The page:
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Time to remove the racist language from Alabama’s Jim Crow-era constitution

During its 2019 session, the Alabama Legislature approved a measure to recompile the state constitution to clean up duplicative language, remove repealed provisions and – the part of most interest to SPLC Action – remove the racist language. After two previous attempts were rejected at the ballot box in recent decades, we hope that the support shown by voters in 2020 to remove the racist language will inspire lawmakers to do a deep investigation into both the content of the text and the motivations behind it, as well as meaningful recommendations for reparative language.

The Committee on the Recompilation of the Constitution is currently meeting to discuss recommendations to the full Legislature. Any changes adopted by the Legislature will be presented to voters on the November 2022 ballot.

It’s time to do something about the express and implied racist content in the Alabama Constitution.

Here are 10 facts you need to know about it:

  • It was written in 1901, the heart of the South’s Jim Crow period.
  • It was the sixth state constitution in 82 years (beginning when statehood was established in 1819).
  • Nearly 1,000 amendments have been adopted in the 120 years since ratification.
  • It’s 12 times longer than the average state constitution and 51 times longer than the U.S. Constitution. My first real education on the absurdity of the Alabama Constitution came from the 2007 documentary It’s a Thick Book, produced by then-high school student Lewis Lehe.
  • It was written exclusively by white men. Not one of the 155 constitutional convention delegates were female or Black or of any other race or ethnicity.
  • It was intentionally drafted to enshrine white supremacy as the law and to suppress the political power of Black and poor white men. This intent is exceedingly clear from historical documents.

    “[W]hat is it we want to do? Why it is within the limits imposed by the Federal Constitution, to establish white supremacy in this State,” declared Constitutional Convention Chair John M. Knox as the convention opened.

    The front page of the Montgomery Advertiser on Nov. 12, 1901, stated, “The Citizens of Alabama Declare for White Supremacy and Purity of Ballot. The Putrid Sore of Negro Suffrage Is Severed From the Body Politic of the Commonwealth.”

  • The impact of disenfranchisement was immediate and severe. In 1900, more than 180,000 Black men were eligible to vote. By 1903, fewer than 3,000 were able to register. The new constitution also removed less-educated, less-organized and more-impoverished white men as well.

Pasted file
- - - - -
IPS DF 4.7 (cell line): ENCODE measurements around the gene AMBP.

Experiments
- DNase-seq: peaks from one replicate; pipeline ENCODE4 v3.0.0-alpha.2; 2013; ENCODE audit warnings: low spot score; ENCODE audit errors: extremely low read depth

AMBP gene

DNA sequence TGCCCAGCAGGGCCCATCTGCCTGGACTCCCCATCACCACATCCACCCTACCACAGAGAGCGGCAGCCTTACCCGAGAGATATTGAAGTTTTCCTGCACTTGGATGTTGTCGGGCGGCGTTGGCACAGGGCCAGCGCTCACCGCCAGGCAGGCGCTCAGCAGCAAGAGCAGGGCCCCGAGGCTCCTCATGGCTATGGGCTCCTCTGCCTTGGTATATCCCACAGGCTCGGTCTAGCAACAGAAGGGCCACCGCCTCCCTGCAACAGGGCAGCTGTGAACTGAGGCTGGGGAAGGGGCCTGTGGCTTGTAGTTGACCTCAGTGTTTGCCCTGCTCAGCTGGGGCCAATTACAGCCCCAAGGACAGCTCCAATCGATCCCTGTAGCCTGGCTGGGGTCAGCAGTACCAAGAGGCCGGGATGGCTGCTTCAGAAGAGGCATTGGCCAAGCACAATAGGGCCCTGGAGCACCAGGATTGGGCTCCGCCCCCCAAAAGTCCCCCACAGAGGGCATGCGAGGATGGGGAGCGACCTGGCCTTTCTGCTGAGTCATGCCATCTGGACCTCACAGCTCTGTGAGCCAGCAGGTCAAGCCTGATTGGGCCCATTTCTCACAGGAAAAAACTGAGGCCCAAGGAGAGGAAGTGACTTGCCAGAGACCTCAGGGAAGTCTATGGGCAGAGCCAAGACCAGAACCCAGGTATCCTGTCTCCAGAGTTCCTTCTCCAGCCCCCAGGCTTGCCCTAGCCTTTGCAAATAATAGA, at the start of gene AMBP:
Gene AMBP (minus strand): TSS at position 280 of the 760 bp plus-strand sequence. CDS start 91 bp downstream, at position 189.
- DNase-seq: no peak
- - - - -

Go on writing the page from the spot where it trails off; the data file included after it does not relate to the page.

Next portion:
• It removed home rule from cities and counties to disempower rural voters and voters of color. Stripping the ability of local officials to self-govern diluted the power of local voters to seek remedies affecting their interests and invited interference from state legislators asked to approve legislation affecting only local issues. The impact continues to linger today and is particularly evident in communities of color.
  • It preserved the economic and social conditions of the pre-Civil War South by allowing involuntary servitude as conditions of imprisonment. Modeling the 13th Amendment of the U.S. Constitution, the “abolition loophole” or “punishment clause” is linked to the growth of prison labor and the rise of mass incarceration.
  • In November 2020, voters in Utah (80%) and Nebraska (68%) approved the removal of similar language from their state constitutions. Following recent approval by their state Legislature, Tennessee voters will have the opportunity to approve removal in November 2022.

It maintains school segregation in Alabama. An amendment adopted in 1956 openly defies the U.S. Supreme Court’s 1954 ruling in Brown v. Board of Education. This blatant, racially motivated change made it clear the state did not want to be obligated to provide, or pay for, the education of Black children.

We must remove the lingering vestiges of racial segregation and legalized oppression of Alabama’s Black residents. The language in the state constitution matters; it’s a stated commitment to ourselves and our operations with one another. It also is a public projection of our values to those who seek to do business here or to one day make Alabama their home.

The committee’s next and final meeting is on Oct. 13 at 10 a.m. You can watch online here.

You can read the SPLC Action Fund’s full written comments to the Committee on the Recompilation of the Constitution here. Though the public comment period has closed, interested parties should contact legislators and urge support to make the Alabama Constitution more inclusive.

Photo at top: Mourners gather at the Alabama Capitol in Montgomery, Alabama, on July 26, 2020, following the death of U.S. Rep. John Lewis. Alabama voters in November 2020 approved Amendment 4, which allowed the state to remove racist language from the state constitution. Alabama lawmakers have begun the process of doing so. (AP Photo/Julie Bennett, File)